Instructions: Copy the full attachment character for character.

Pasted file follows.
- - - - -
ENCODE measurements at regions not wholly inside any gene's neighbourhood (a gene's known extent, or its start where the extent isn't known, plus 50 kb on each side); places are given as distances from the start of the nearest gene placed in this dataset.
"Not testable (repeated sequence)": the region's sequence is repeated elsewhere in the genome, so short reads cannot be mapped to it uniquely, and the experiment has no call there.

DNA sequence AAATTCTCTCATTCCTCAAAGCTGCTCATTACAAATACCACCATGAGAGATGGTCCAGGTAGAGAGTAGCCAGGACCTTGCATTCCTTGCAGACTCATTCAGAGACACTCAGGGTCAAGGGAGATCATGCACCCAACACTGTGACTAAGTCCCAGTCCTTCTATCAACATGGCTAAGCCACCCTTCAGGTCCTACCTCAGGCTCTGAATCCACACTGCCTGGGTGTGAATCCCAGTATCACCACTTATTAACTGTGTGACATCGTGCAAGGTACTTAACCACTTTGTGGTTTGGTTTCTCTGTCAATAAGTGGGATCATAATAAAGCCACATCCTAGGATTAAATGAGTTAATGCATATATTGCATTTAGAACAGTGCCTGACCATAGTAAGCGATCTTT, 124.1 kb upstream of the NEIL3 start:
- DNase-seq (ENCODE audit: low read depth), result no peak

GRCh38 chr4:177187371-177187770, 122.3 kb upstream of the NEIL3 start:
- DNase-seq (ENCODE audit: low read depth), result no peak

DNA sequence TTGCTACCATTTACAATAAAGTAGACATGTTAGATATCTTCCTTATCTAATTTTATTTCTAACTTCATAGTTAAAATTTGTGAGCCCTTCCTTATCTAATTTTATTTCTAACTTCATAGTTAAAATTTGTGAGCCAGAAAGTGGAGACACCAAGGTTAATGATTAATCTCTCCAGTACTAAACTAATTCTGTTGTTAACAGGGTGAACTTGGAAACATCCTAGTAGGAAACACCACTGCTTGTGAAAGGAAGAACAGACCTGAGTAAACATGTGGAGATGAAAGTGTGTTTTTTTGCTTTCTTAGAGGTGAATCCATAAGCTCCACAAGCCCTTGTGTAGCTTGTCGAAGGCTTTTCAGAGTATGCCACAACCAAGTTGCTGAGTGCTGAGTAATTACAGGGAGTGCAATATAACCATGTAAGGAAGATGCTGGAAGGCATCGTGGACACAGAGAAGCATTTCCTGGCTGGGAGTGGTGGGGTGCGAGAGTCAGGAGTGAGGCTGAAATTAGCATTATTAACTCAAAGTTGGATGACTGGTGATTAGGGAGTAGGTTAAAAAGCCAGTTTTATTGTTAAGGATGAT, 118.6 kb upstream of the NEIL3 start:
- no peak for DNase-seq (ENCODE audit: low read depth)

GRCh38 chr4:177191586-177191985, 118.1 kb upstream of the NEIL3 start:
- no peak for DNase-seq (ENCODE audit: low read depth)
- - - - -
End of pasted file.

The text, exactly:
ENCODE measurements at regions not wholly inside any gene's neighbourhood (a gene's known extent, or its start where the extent isn't known, plus 50 kb on each side); places are given as distances from the start of the nearest gene placed in this dataset.
"Not testable (repeated sequence)": the region's sequence is repeated elsewhere in the genome, so short reads cannot be mapped to it uniquely, and the experiment has no call there.

DNA sequence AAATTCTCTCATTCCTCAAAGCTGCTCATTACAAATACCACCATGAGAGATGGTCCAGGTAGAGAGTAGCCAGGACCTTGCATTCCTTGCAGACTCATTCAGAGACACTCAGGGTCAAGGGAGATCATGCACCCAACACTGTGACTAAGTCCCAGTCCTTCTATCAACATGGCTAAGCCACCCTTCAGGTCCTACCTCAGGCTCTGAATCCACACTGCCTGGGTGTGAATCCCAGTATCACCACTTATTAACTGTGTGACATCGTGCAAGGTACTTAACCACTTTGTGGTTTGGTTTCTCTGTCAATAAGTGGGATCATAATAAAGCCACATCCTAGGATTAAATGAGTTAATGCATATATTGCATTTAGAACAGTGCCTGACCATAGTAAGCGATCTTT, 124.1 kb upstream of the NEIL3 start:
- DNase-seq (ENCODE audit: low read depth), result no peak

GRCh38 chr4:177187371-177187770, 122.3 kb upstream of the NEIL3 start:
- DNase-seq (ENCODE audit: low read depth), result no peak

DNA sequence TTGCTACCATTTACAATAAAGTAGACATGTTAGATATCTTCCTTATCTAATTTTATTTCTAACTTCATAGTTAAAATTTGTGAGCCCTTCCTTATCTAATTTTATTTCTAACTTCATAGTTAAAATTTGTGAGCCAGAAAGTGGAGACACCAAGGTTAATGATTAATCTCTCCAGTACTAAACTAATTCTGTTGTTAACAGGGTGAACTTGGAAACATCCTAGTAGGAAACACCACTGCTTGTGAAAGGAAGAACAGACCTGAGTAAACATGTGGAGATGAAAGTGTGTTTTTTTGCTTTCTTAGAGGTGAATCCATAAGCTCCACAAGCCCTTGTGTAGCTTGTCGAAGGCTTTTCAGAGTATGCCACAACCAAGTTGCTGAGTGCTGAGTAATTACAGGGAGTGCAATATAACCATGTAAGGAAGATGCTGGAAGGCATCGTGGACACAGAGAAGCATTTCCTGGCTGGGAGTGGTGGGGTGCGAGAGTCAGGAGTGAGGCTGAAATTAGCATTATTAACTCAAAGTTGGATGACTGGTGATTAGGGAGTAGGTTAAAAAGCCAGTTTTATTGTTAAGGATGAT, 118.6 kb upstream of the NEIL3 start:
- no peak for DNase-seq (ENCODE audit: low read depth)

GRCh38 chr4:177191586-177191985, 118.1 kb upstream of the NEIL3 start:
- no peak for DNase-seq (ENCODE audit: low read depth)